Mount Kisco Weighs Restrictions on Gas-Powered Landscaping Equipment

Mount Kisco Leaf Blower LawMount Kisco will consider the regulation of leaf blowers and other landscaping equipment after a plan proposed last week would limit months and hours of operation and eventually phase out a certain type of engine.

In a presentation by Village Trustee Peter Grunthal and resident Lilian Burgler, the initial proposal would ban all gas-powered equipment during the summer months, allow the gas-powered machinery to be used mainly during business hours and for part of the day on Saturday and prohibit the use of two-stroke engines after a phase-out period of several years.

The proposal also includes lawn mowers, chainsaws and weedwhackers.

“Coming back here and putting down roots, I really want my children to be able to play outside, go for a walk on a Sunday in the fall and smell the leaves and enjoy the outdoors,” Burlger said of her motivation for working on the initiative. “I want to be able to work from home and not hear this extreme stressor that’s constantly distracting.”

She said the majority of municipalities in Westchester now have leaf blower restrictions in place, which puts Mount Kisco behind many of its neighbors. Mount Kisco is the latest community in the area to pursue legislation. In recent years, Bedford and New Castle are among local towns to have enacted regulations, passing varying sets of restrictions in hopes of limiting noise and reducing carbon emissions. Other places, such as Pleasantville, Greenburgh and Croton-on-Hudson, are also weighing limits on their use.

One goal behind the legislation would be to discourage the use of the two-stroke machines and encourage more residents to opt for the machines with four-stroke engines or electric blowers, Grunthal said. Leaf blowers with two-stroke engines average at least 80 decibels, compared to about 70 decibels for four-stroke engines, which do not burn oil, and 60 decibels for electric blowers.

Under the plan introduced last week, all types of gas-powered machines would be allowed from Oct. 1 through Apr. 30. They would be operated Monday through Friday 8 a.m. to 5 p.m. and on Saturdays from 8 a.m. to 1 p.m. Their use for the remainder of Saturday and Sunday would be prohibited.

Use of two-stroke machines, which include oil along with gas that makes them cause greater pollution, would no longer be permissible for residents after Dec. 31, 2024. The village government and schools would have to phase out their use by Dec. 31, 2026.

Additionally, no residential property could have more than two machines operating at one time.

Grunthal said that with Mount Kisco having many residential properties smaller than most other communities in northern Westchester, it’s imperative that the village places limits on the noise-producing and unhealthy equipment. The village’s generally smaller lots should also make the use of electric leaf blowers more practical than in towns with much larger properties.

“I’m introducing it because the noise from leaf blowers is basically intolerable,” Grunthal said. “If you’re sitting at home, not only in your yard but inside your home with the doors and windows shut, you can still hear these machines and you can hear them at such a high volume that they can distract you from everything else.”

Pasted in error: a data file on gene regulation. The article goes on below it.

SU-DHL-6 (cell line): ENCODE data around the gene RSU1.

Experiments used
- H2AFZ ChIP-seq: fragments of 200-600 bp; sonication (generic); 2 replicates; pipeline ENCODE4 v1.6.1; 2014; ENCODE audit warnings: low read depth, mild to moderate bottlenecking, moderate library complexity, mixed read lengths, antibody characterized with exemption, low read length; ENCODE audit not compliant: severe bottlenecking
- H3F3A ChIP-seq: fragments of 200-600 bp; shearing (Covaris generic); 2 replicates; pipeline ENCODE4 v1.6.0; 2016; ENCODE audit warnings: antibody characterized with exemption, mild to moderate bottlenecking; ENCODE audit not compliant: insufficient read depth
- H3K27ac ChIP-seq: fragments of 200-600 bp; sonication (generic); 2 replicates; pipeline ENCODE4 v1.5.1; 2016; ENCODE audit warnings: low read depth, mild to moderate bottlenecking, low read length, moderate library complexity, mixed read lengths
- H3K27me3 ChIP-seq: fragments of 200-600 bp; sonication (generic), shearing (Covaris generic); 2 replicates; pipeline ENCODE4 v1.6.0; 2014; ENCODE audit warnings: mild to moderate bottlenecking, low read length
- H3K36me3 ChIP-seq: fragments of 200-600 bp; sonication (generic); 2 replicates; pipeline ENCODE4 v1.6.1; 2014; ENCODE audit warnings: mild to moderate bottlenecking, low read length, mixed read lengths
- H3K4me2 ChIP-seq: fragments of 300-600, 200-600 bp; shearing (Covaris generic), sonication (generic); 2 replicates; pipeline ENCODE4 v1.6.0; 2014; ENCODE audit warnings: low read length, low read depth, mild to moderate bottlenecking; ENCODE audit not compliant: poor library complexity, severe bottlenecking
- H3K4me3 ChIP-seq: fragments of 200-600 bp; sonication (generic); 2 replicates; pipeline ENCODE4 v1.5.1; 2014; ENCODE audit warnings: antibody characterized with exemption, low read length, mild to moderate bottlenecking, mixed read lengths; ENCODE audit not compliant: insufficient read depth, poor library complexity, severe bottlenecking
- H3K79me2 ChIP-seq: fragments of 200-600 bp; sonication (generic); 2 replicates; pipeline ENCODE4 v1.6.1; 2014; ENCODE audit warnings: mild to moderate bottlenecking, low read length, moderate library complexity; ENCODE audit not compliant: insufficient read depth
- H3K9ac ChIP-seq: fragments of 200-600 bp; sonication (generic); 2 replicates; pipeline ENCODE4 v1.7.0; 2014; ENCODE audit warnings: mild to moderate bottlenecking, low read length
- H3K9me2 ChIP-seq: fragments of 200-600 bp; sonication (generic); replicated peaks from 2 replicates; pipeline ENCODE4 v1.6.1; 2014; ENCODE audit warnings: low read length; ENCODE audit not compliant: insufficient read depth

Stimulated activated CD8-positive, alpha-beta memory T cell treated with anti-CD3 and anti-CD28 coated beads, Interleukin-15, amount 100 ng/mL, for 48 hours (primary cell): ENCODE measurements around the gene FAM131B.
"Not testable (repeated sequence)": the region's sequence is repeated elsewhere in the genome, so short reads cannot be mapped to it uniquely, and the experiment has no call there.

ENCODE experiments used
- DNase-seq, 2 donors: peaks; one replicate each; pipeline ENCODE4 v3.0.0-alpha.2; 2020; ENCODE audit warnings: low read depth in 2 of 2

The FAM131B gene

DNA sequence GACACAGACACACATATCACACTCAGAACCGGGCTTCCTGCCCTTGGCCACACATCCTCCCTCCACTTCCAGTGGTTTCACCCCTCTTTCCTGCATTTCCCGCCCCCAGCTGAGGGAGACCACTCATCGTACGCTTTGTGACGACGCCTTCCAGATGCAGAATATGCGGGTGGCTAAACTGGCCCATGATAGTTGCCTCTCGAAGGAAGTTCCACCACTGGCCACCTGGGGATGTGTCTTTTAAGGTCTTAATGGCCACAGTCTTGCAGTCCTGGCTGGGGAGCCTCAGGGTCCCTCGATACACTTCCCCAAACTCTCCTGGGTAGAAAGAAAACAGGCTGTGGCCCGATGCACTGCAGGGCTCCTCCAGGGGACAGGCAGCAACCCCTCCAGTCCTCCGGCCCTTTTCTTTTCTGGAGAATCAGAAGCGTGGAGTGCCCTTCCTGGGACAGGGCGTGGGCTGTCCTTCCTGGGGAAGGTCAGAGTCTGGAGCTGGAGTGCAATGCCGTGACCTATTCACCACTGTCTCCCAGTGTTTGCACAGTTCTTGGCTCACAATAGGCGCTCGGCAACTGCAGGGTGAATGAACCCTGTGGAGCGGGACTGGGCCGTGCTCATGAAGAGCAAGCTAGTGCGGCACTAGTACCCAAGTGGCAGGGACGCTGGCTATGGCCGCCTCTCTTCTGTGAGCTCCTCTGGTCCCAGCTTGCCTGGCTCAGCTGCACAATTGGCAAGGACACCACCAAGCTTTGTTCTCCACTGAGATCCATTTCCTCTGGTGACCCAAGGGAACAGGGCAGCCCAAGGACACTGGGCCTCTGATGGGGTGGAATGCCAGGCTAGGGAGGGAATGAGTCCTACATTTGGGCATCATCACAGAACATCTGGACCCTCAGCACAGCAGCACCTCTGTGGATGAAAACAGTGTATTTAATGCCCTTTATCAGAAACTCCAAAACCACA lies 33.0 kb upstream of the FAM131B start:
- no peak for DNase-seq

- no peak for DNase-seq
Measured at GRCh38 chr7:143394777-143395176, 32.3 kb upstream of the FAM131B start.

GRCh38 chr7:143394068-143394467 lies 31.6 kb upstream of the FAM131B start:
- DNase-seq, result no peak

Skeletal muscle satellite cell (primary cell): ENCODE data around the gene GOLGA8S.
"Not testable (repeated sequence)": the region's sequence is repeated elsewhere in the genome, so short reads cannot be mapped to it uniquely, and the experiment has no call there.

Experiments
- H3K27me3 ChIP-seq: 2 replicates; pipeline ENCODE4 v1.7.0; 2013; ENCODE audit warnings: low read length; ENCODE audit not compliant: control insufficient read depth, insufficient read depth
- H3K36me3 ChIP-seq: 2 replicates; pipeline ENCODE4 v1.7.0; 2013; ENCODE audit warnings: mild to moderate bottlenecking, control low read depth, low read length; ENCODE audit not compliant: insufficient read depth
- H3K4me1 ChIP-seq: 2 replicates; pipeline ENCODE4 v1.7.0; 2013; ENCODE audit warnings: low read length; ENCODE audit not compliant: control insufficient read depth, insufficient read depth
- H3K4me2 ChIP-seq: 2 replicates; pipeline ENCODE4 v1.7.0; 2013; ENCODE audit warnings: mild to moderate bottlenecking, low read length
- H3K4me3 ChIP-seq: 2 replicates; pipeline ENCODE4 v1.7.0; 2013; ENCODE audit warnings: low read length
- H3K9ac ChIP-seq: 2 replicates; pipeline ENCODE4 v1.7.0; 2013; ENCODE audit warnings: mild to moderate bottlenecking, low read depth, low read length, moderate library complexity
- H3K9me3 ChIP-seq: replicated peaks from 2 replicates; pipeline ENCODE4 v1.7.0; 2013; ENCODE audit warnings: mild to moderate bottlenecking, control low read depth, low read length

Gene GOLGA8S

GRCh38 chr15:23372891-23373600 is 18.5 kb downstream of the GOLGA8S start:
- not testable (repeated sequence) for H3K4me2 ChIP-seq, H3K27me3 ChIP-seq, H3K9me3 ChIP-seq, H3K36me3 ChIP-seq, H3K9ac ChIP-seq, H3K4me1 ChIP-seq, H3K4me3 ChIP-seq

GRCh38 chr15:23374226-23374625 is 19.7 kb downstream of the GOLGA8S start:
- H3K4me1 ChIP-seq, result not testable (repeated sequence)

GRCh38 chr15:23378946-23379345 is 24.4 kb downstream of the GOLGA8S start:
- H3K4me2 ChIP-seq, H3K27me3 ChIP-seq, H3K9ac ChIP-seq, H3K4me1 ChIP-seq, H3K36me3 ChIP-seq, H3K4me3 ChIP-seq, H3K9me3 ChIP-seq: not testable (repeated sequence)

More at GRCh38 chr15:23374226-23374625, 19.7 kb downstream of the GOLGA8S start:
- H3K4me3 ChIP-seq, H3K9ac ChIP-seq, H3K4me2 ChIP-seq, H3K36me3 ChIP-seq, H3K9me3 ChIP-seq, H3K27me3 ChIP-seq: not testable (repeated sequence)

Fines for the first offense would be $25, increasing sharply to $500 for the second offense and $1,000 for the third and each subsequent offense, Burgler said.

Other village officials agreed that there should be regulations enacted to curtail the noise and air pollution created by gas-powered landscaping equipment, but suggested revisions to the proposal presented last week.

“I think the legislation is a wonderful idea and very well-needed,” said Trustee David Squirrell. “I do think it needs to be tweaked here and there, and I fully support the exception for the individual homeowner who is using a lawn mower.”

Mayor Gina Picinich said she realizes a need to regulate leaf blowers in particular, but would like to see some modifications to hours and dates. Homeowners should have a greater chance to care for their property when they get home from work in the late afternoon and for more hours on the weekend. She also said the May 1 to Sept. 30 prohibition could start later.

“That limits an individual property owner’s ability to do their yard work after 5 when they get home from work or anytime they choose to on a Saturday or Sunday,” Picinich said.

Other suggestions came from Village Manager Ed Brancati who said the board could consider tying the use of the equipment to the village’s noise ordinance. It may also need to make a distinction for the various condominium and co-op complexes that use commercial landscapers.

Village Attorney Whitney Singleton recommended to the board to keep the law as simple as possible. If there are too many exceptions and distinctions between the types of engines, for example, enforcement would be difficult.

“I think restricting or even prohibiting gas-powered leaf blowers, something very clean, is appropriate and enforceable,” Singleton said.

Grunthal and Burgler said they would work on the proposal and return to the board with revisions at a future meeting.

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